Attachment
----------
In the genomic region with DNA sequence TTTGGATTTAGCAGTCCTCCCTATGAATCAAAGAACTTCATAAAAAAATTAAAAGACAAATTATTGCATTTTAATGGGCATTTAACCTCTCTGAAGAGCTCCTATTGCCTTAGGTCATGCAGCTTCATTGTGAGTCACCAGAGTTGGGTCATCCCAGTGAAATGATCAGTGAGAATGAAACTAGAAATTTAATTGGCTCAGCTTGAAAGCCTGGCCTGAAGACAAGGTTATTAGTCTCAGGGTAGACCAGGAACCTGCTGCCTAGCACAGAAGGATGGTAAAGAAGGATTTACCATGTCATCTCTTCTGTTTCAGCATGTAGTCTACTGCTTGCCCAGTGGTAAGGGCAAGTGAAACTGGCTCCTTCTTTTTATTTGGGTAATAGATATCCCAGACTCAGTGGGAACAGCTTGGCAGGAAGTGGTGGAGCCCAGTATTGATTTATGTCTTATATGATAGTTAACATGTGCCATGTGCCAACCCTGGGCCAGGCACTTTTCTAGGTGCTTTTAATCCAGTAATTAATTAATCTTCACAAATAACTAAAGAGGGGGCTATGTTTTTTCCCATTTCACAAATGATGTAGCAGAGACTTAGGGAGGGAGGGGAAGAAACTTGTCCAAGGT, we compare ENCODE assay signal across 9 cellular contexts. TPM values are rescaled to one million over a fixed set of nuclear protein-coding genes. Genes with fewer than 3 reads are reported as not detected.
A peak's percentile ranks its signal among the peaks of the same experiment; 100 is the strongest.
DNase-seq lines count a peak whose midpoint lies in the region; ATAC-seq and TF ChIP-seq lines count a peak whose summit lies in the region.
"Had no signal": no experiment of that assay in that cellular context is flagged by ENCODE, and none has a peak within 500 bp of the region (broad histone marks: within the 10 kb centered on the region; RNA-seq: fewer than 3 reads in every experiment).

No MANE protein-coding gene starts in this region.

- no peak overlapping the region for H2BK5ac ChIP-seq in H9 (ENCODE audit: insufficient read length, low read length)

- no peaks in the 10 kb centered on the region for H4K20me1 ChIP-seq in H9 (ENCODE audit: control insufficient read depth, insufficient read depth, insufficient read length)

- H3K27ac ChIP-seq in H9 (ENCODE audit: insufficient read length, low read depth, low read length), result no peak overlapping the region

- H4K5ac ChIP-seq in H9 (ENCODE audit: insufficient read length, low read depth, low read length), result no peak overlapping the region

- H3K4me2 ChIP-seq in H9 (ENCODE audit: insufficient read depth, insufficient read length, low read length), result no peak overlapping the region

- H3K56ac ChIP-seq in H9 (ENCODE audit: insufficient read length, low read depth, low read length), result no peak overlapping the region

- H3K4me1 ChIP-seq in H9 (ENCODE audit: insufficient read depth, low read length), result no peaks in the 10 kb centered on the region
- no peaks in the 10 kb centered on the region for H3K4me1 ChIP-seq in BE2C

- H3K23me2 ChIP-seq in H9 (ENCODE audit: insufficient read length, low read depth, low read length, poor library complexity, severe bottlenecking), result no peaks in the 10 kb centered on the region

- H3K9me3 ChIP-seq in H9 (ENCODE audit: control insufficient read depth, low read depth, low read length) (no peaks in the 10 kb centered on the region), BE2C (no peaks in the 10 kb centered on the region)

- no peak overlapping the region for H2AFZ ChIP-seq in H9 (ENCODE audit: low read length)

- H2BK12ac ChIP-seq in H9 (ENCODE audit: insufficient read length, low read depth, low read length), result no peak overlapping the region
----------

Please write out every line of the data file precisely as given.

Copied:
In the genomic region with DNA sequence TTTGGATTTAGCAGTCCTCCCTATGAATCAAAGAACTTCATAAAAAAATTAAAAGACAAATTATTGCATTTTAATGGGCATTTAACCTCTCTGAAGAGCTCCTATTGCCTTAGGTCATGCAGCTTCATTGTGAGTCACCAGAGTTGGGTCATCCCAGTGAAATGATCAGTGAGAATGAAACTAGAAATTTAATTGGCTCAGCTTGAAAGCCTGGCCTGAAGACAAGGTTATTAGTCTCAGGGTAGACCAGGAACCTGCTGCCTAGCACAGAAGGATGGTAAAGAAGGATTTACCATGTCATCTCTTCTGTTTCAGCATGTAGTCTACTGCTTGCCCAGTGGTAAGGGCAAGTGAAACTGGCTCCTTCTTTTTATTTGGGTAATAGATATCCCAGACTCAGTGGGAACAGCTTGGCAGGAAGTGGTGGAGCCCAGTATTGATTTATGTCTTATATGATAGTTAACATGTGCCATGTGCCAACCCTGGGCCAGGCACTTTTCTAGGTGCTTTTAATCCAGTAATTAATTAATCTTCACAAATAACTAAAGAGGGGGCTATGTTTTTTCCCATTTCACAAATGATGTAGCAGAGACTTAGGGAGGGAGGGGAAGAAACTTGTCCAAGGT, we compare ENCODE assay signal across 9 cellular contexts. TPM values are rescaled to one million over a fixed set of nuclear protein-coding genes. Genes with fewer than 3 reads are reported as not detected.
A peak's percentile ranks its signal among the peaks of the same experiment; 100 is the strongest.
DNase-seq lines count a peak whose midpoint lies in the region; ATAC-seq and TF ChIP-seq lines count a peak whose summit lies in the region.
"Had no signal": no experiment of that assay in that cellular context is flagged by ENCODE, and none has a peak within 500 bp of the region (broad histone marks: within the 10 kb centered on the region; RNA-seq: fewer than 3 reads in every experiment).

No MANE protein-coding gene starts in this region.

- no peak overlapping the region for H2BK5ac ChIP-seq in H9 (ENCODE audit: insufficient read length, low read length)

- no peaks in the 10 kb centered on the region for H4K20me1 ChIP-seq in H9 (ENCODE audit: control insufficient read depth, insufficient read depth, insufficient read length)

- H3K27ac ChIP-seq in H9 (ENCODE audit: insufficient read length, low read depth, low read length), result no peak overlapping the region

- H4K5ac ChIP-seq in H9 (ENCODE audit: insufficient read length, low read depth, low read length), result no peak overlapping the region

- H3K4me2 ChIP-seq in H9 (ENCODE audit: insufficient read depth, insufficient read length, low read length), result no peak overlapping the region

- H3K56ac ChIP-seq in H9 (ENCODE audit: insufficient read length, low read depth, low read length), result no peak overlapping the region

- H3K4me1 ChIP-seq in H9 (ENCODE audit: insufficient read depth, low read length), result no peaks in the 10 kb centered on the region
- no peaks in the 10 kb centered on the region for H3K4me1 ChIP-seq in BE2C

- H3K23me2 ChIP-seq in H9 (ENCODE audit: insufficient read length, low read depth, low read length, poor library complexity, severe bottlenecking), result no peaks in the 10 kb centered on the region

- H3K9me3 ChIP-seq in H9 (ENCODE audit: control insufficient read depth, low read depth, low read length) (no peaks in the 10 kb centered on the region), BE2C (no peaks in the 10 kb centered on the region)

- no peak overlapping the region for H2AFZ ChIP-seq in H9 (ENCODE audit: low read length)

- H2BK12ac ChIP-seq in H9 (ENCODE audit: insufficient read length, low read depth, low read length), result no peak overlapping the region